Three times is clearly a charm. The Evanston Symphony Orchestra welcomes for the third year in a row to its Holiday Concert the popular Evanston Symphony Holiday Gospel Choir led by Rev Ken Cherry. The choir will once again sing a gospel version of Handel's Hallelujah Chorus at the Dec. 10 concert at 3 p.m. at Evanston Township High School. The ESO in 2015 commissioned the orchestration of this piece, with funding from the Evanston Arts Council, so this performance and piece are uniquely and specially Evanstonian!
2018–2019 SERIES: VIRTUOSOS
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Free Pre-Concert Preview Series!
Enhance your concert experience with a sneak preview — Composers come alive and their passions take center stage when ESO General Manager David Ellis and ESO Maestro Lawrence Eckerling take you on an insider’s tour of the history and highlights behind the music.
Maestro Lawrence Eckerling and David Ellis will explore the October concert program in depth.
Friday, October 19 at 1:30 pm,
The Merion Crystal Ballroom at
1611 Chicago Avenue at Davis Street, Evanston.
FREE and open to the public.
Light refreshments will be served and casual tours of newly renovated apartments will be available after the program.
It wouldn’t be the holiday season without the sound of Christmas carols in the air. This year’s program will include traditional works like Ding Dong! Merrily on High and We Three Kings, as well as new spins on old favorites, with gospel versions of the Hallelujah Chorus and Silent Night. The latter was originally made famous by The Temptations, and this version for full orchestra and gospel choir was arranged by the Evanston Symphony’s Music Director, Lawrence Eckerling.
Founded in 1997, the Evanston Dance Ensemble’s mission is to deepen the exposure to and appreciation of dance for highly talented and committed young performers and diverse audiences in the greater Chicago area. We’re excited to have them back to celebrate the holidays with us. This year, you’ll enjoy new choreography from Bea Rashid and Christine Ernst during the Scene in the Pine Forest and Waltz of the Snowflakes from The Nutcracker.
Premieres are not necessarily auspicious events. That certainly seemed to be the case for the debut of Jean Sibelius’ Violin Concerto in D Minor — the composer’s only concerto.
As the son of a publisher and a well-read, studious fellow himself, the young Robert Schumann was interested in being a writer. When he realized his true passion was music, he instead became the only one of four brothers to quit the family publishing business, building a successful career as a composer, pianist, and music critic. Even so, he never forgot his literary roots, and showed a particular zeal for setting written works to music.
Like the Fifth and Sixth symphonies, Beethoven’s Seventh and Eighth are a set of “untwins,” contrasting works created basically side-by-side. Beethoven completed Seventh Symphony in 1812 and premiered it and his Wellington’s Victory, or The Battle of Vitoria, in December 1813 at a fund-raiser for soldiers wounded at the battle of Hanau. In between, the program featured marches by other composers where the orchestra was accompanied by a mechanical trumpet-playing machine, created by Johann Malzel, who also invented the metronome.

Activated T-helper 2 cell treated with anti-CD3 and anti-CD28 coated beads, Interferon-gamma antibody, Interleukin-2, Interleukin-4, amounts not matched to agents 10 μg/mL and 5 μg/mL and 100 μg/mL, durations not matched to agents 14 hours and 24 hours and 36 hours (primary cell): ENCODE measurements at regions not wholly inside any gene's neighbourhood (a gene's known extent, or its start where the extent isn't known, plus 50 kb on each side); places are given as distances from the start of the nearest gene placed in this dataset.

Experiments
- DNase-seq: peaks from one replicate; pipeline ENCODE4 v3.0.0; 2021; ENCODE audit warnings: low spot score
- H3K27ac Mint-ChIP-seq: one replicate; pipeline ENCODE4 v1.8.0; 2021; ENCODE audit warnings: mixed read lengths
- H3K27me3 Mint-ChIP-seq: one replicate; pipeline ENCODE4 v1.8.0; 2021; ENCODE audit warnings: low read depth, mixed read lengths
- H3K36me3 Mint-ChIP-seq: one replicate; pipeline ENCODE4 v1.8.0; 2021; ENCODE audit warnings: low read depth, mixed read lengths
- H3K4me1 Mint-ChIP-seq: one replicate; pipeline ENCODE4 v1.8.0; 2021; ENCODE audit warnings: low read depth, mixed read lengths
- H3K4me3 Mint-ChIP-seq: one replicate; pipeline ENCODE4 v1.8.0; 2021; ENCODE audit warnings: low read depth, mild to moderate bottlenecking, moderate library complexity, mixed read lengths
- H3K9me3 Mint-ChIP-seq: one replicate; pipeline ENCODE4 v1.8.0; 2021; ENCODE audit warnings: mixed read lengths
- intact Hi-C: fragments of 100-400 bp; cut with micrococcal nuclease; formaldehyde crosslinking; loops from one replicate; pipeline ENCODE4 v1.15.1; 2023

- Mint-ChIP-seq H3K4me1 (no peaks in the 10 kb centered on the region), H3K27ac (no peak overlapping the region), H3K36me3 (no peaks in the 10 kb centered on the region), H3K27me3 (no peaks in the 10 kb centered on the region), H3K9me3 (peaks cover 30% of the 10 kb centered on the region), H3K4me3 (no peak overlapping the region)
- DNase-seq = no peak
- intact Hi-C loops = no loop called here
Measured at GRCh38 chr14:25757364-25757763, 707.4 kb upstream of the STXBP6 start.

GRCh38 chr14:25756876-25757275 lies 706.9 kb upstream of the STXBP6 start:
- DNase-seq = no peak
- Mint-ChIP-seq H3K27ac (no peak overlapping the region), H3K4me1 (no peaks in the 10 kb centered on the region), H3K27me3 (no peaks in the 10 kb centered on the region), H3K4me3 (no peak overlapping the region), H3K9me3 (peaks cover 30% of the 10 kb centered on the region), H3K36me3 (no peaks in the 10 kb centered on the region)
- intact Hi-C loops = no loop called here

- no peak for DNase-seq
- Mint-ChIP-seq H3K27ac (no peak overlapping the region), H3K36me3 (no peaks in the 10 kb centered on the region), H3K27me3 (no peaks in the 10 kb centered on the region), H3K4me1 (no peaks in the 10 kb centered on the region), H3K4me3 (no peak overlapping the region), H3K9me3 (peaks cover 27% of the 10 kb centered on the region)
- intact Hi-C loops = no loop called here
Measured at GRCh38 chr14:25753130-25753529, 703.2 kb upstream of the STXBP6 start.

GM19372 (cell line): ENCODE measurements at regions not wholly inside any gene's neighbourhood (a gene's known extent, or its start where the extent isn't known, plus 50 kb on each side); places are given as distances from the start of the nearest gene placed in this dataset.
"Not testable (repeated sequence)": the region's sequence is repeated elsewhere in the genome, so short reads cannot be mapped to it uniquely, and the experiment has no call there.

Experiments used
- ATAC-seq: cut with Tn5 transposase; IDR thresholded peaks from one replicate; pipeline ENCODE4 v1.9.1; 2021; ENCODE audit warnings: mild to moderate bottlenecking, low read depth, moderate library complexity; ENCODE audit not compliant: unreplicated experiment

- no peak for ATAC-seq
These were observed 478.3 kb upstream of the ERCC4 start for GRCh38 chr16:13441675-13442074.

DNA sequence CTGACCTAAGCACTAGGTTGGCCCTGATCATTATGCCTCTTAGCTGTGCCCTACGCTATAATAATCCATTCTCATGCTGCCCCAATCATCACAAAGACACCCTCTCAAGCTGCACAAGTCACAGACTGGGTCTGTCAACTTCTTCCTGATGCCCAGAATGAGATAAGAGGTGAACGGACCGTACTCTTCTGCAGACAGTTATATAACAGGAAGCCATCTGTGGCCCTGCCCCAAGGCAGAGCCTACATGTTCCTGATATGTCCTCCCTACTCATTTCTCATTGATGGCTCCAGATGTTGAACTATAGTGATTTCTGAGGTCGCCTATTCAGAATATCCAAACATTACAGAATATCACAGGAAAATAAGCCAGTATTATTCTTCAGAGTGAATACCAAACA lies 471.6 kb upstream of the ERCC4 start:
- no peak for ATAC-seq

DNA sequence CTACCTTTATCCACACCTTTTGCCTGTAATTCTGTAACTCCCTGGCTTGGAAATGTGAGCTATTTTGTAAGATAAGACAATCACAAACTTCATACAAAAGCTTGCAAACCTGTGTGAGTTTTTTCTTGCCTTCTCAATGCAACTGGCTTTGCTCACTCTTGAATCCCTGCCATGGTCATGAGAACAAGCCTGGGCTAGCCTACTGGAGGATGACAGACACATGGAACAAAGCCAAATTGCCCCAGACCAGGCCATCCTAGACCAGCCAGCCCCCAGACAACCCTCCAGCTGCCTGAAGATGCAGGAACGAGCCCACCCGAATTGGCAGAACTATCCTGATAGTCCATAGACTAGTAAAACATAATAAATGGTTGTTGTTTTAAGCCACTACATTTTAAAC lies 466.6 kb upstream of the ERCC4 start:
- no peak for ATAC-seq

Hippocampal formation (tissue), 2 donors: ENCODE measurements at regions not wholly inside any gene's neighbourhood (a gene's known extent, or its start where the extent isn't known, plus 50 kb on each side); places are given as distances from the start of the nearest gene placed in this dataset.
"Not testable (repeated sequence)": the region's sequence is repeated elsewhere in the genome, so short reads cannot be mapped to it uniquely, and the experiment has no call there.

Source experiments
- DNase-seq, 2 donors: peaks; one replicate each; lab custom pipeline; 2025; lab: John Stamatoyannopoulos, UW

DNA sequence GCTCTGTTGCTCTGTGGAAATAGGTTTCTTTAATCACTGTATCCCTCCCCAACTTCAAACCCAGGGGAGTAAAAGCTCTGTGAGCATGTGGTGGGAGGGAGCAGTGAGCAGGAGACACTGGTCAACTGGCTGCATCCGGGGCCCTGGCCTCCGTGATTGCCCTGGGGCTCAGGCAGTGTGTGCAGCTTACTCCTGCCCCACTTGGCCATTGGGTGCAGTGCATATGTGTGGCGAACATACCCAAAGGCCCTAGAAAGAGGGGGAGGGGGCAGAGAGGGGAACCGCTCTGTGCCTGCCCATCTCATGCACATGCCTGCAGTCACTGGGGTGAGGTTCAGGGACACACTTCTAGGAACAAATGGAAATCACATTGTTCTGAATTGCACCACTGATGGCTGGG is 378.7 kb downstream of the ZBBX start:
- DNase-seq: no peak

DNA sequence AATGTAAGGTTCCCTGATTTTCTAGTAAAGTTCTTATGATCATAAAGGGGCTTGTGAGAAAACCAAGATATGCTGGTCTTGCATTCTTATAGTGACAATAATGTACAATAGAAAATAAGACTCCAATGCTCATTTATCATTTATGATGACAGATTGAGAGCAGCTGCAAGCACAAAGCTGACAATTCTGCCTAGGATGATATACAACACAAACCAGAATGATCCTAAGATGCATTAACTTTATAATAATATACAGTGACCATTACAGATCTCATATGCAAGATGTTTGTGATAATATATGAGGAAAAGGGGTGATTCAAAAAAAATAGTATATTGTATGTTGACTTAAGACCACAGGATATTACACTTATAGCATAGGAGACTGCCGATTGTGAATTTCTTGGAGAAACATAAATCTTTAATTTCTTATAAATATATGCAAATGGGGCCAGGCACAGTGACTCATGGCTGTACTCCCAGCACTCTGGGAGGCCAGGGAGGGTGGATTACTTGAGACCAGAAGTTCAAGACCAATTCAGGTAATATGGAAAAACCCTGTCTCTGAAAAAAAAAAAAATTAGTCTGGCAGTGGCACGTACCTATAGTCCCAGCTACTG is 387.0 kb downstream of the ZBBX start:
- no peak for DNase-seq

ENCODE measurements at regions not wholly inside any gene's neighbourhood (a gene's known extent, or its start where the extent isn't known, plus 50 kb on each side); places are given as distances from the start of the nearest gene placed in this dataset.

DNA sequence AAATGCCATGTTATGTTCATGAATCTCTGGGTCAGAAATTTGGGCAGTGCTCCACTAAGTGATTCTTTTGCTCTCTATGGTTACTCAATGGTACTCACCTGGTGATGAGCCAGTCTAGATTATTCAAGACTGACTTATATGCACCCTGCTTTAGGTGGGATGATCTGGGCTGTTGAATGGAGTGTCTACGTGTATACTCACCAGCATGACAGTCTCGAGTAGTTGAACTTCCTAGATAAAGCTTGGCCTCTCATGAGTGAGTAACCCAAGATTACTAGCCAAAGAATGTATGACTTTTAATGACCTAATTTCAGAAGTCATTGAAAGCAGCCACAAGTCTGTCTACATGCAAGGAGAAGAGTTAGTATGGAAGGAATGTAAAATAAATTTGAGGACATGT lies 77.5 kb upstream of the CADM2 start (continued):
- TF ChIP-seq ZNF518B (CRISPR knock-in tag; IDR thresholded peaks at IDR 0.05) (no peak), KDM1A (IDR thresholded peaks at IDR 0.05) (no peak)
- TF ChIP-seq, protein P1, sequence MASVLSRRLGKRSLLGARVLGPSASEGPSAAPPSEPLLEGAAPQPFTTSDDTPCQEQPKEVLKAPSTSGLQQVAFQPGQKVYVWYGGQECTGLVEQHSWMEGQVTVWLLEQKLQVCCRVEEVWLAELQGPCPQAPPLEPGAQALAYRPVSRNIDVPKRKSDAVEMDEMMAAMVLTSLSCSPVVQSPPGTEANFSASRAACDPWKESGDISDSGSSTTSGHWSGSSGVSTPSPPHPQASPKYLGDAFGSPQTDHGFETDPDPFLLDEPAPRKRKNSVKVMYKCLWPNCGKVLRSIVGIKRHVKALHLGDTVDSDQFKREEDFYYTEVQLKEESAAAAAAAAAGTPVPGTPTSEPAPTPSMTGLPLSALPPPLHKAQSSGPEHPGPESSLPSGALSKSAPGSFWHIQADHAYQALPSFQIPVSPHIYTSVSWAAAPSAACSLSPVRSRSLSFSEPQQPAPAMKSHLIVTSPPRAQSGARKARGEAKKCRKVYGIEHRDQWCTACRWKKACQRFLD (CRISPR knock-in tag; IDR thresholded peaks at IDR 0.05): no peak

Ave Verum Corpus has been hailed through the years as one of classical music’s great masterworks, a testament to Mozart’s incredible ability to create powerfully emotional works. Perhaps the most impressive aspect of the motet is that it reaches this emotional depth over the course of just 46 measures and through incredible simplicity. It was once famously described by Artur Schnabel as “too simple for children and too difficult for adults.”
Symphony No. 2 in C Minor, “Resurrection,” by Gustav Mahler is as big as its name. The massive work, which the Evanston Symphony Orchestra will play in its last concert of the season on June 11, is grand in all directions: scope, intensity and length.
Gustav Mahler was born at Kalischt near the Moravian border of Bohemia on July 7, 1860, and died in Vienna on May 18, 1911. Mahler originally wrote the first movement of his Symphony No. 2 in 1888 as a “symphonic poem” entitled Todtenfeier (“Funeral Rites”). He wavered for five years about whether to make Todtenfeier the beginning of a symphony, and it was not until the summer of 1893 that he composed the second and third movements. The finale and a revision of the first movement followed in the spring and summer of 1894.
Consider for a moment the film Star Wars, one of the most popular and highest-grossing movies ever created. Now think about the film without its score. Not so easy to do, right?
The iconic music from Star Wars, which features such movements as “Princess Leia’s Theme,” “The Imperial March” and “Yoda’s Theme,” is one of the most well-known and played pieces of movie music in the world. Fortunately for film buffs, the Evanston Symphony Orchestra will be playing the suite in its entirety at its May 7 concert.